The change, proposed by both the International Society for the Study of Women's Sexual Health and the North American Menopause Society, is based upon the fact that neither term is adequately accurate or encompassing, and many patients have discomfort using the word "vagina."
The new term, or its abbreviation GSM, is expected to be more tolerable, much as the way "erectile dysfunction" was easier for patients to discuss than asking them to say "penis."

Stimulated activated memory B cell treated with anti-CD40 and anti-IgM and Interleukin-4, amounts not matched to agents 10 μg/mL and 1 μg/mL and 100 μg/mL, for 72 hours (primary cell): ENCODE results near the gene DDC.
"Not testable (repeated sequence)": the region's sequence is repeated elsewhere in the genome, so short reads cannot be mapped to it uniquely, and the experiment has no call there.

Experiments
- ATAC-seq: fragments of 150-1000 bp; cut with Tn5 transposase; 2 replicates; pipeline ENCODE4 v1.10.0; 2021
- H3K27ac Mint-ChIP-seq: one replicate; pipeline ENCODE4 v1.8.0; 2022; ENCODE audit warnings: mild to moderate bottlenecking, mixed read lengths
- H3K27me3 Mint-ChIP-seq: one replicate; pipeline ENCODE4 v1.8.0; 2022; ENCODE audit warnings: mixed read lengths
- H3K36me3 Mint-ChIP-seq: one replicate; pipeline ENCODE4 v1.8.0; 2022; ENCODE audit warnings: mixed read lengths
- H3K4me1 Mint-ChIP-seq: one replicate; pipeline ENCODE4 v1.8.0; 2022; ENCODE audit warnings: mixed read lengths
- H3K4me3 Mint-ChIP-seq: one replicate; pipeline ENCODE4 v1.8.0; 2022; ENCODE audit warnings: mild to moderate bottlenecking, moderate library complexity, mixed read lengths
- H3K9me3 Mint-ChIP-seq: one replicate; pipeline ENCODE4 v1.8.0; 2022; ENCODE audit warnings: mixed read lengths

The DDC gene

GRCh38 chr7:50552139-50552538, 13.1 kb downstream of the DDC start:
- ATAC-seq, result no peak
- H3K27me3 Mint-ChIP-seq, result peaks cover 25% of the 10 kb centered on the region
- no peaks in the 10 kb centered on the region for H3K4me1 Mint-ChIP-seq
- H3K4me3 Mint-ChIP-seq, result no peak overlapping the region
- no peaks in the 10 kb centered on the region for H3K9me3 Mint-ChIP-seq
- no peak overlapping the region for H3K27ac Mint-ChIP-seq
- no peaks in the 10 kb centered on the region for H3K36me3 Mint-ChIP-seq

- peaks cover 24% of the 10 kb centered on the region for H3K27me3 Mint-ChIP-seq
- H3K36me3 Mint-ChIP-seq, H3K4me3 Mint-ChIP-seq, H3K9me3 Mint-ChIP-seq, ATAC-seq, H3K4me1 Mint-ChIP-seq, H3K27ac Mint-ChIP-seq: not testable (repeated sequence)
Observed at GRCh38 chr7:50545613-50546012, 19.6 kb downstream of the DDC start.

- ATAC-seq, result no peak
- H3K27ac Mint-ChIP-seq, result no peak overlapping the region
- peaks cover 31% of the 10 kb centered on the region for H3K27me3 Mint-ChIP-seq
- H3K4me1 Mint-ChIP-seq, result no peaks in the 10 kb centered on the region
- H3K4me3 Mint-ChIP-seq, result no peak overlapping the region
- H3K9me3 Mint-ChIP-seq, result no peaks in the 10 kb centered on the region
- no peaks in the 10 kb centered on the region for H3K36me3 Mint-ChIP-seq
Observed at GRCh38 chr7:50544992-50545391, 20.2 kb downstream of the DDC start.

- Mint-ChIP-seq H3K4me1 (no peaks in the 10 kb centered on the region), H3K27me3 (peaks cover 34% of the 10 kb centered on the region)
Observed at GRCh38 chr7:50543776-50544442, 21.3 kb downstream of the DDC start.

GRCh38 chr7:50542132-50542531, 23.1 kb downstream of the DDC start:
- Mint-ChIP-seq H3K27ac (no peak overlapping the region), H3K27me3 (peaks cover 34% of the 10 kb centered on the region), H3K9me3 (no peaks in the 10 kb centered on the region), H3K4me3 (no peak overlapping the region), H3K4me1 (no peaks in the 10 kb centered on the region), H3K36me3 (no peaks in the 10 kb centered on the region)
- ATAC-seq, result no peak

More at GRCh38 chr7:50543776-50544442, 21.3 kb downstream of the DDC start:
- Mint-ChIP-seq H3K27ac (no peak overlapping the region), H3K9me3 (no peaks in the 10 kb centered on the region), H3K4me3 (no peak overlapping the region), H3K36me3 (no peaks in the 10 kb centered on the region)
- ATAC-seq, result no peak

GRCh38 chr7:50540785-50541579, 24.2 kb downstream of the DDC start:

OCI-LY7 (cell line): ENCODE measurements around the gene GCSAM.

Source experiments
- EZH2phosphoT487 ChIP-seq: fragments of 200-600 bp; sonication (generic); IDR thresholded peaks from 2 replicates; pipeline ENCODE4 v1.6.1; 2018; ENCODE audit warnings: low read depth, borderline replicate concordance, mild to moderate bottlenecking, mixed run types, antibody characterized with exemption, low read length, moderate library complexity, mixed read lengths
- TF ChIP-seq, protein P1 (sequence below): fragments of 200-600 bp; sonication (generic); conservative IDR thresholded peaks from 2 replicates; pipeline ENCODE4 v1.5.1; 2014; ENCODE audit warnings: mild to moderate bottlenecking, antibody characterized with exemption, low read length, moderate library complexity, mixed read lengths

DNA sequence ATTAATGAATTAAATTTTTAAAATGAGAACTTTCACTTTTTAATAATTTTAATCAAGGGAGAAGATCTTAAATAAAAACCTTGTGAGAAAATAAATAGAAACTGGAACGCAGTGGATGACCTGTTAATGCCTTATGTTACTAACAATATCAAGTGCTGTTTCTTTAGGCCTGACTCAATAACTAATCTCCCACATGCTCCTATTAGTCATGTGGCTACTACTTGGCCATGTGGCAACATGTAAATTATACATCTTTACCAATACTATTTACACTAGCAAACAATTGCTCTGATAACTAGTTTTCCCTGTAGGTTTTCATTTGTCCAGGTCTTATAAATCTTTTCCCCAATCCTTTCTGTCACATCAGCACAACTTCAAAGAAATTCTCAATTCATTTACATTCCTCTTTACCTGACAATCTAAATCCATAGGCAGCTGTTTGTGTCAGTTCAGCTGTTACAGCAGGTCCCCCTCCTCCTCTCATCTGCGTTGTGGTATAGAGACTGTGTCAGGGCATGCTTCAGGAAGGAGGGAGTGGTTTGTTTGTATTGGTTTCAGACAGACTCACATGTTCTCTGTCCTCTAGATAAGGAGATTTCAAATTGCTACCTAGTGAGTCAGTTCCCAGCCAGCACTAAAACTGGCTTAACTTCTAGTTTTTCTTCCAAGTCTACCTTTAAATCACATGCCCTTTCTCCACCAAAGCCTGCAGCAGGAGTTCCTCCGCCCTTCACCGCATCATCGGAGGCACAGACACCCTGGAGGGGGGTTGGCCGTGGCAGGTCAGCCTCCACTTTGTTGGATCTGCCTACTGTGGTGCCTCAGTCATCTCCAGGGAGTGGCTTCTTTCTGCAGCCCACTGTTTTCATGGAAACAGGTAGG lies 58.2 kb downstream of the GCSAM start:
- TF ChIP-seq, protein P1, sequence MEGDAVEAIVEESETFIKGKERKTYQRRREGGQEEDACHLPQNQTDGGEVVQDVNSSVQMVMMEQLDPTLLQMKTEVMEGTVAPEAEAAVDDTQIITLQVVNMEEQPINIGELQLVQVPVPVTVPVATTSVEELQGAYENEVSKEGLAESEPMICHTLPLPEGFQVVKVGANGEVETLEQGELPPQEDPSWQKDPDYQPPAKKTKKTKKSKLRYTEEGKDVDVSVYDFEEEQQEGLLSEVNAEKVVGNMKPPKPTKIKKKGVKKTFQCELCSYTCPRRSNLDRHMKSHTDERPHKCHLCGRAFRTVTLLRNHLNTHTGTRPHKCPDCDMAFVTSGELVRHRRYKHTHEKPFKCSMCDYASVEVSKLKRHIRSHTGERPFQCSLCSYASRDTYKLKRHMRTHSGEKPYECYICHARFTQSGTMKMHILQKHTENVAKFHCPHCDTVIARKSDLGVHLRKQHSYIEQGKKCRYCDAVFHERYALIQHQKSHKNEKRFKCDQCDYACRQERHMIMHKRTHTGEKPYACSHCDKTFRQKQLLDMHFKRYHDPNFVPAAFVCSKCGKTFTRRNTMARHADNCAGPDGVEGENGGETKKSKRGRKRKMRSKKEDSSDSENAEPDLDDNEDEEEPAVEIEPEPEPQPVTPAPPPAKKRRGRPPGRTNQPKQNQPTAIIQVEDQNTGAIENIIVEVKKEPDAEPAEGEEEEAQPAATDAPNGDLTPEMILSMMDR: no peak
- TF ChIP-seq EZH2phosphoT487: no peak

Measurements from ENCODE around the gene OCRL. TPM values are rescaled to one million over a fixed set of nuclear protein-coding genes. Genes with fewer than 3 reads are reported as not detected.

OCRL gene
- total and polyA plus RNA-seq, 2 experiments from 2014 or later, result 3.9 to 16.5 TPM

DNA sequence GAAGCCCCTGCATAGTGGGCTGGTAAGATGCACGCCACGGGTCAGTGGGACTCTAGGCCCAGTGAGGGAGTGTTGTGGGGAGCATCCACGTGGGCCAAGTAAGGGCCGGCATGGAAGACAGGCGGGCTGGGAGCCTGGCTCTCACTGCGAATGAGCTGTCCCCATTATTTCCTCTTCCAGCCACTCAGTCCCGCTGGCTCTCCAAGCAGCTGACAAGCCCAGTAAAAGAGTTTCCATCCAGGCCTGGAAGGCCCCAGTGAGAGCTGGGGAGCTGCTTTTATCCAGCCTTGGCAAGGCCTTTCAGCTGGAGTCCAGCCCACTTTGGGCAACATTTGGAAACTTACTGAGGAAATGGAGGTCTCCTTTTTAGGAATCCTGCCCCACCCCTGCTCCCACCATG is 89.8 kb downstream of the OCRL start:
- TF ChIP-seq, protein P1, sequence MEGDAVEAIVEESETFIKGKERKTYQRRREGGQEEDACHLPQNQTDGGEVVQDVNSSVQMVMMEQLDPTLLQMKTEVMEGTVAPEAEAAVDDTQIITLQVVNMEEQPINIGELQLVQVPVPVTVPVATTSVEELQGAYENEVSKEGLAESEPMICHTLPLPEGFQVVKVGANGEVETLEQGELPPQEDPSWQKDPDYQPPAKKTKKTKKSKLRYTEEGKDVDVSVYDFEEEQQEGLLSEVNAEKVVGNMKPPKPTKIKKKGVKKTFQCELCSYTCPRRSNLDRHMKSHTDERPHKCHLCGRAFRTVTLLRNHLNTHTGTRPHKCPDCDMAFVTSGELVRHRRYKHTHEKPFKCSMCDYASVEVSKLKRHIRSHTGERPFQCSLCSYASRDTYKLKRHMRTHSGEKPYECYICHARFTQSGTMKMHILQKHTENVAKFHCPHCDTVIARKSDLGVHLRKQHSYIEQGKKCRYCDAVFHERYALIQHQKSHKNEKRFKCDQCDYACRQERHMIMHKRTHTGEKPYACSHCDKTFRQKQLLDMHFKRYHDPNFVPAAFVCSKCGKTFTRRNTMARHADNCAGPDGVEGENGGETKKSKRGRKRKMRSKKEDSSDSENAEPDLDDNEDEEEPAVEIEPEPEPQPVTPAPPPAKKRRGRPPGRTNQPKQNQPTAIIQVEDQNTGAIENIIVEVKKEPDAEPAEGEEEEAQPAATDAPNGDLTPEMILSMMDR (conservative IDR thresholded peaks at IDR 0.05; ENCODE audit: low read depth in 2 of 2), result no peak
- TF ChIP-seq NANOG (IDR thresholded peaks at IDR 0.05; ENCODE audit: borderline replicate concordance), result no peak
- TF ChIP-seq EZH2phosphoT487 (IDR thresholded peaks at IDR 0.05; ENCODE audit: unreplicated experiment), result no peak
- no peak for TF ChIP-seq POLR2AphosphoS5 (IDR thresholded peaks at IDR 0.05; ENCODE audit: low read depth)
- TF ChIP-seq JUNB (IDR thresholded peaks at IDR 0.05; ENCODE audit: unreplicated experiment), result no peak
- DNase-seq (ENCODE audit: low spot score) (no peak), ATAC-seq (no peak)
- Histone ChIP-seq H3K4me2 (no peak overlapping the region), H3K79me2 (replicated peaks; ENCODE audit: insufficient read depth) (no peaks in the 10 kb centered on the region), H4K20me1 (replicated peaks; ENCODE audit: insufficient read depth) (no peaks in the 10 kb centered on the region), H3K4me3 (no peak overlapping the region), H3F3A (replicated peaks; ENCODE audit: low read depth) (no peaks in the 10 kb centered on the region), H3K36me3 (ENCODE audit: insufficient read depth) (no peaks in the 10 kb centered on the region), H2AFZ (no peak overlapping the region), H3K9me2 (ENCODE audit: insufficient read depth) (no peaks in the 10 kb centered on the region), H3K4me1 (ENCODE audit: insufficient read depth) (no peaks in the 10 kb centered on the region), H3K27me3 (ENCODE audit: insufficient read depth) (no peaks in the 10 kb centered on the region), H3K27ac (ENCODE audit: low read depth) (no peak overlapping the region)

The conference concluded that GSM is more accurate, inclusive, and less embarrassing than the older terms. In addition to easing conversations, the new term will be used to develop a tool to help standardize physical examinations so that women can take advantage of treatments such as vaginal moisturizers, vaginal estrogen, and estrogen mimics.This doesn't really change the way we think about the issue, but we do need to be prepared to recognize the new term as it starts to be more widely used. And, really, if it helps anyone open the discussion, it's a great move.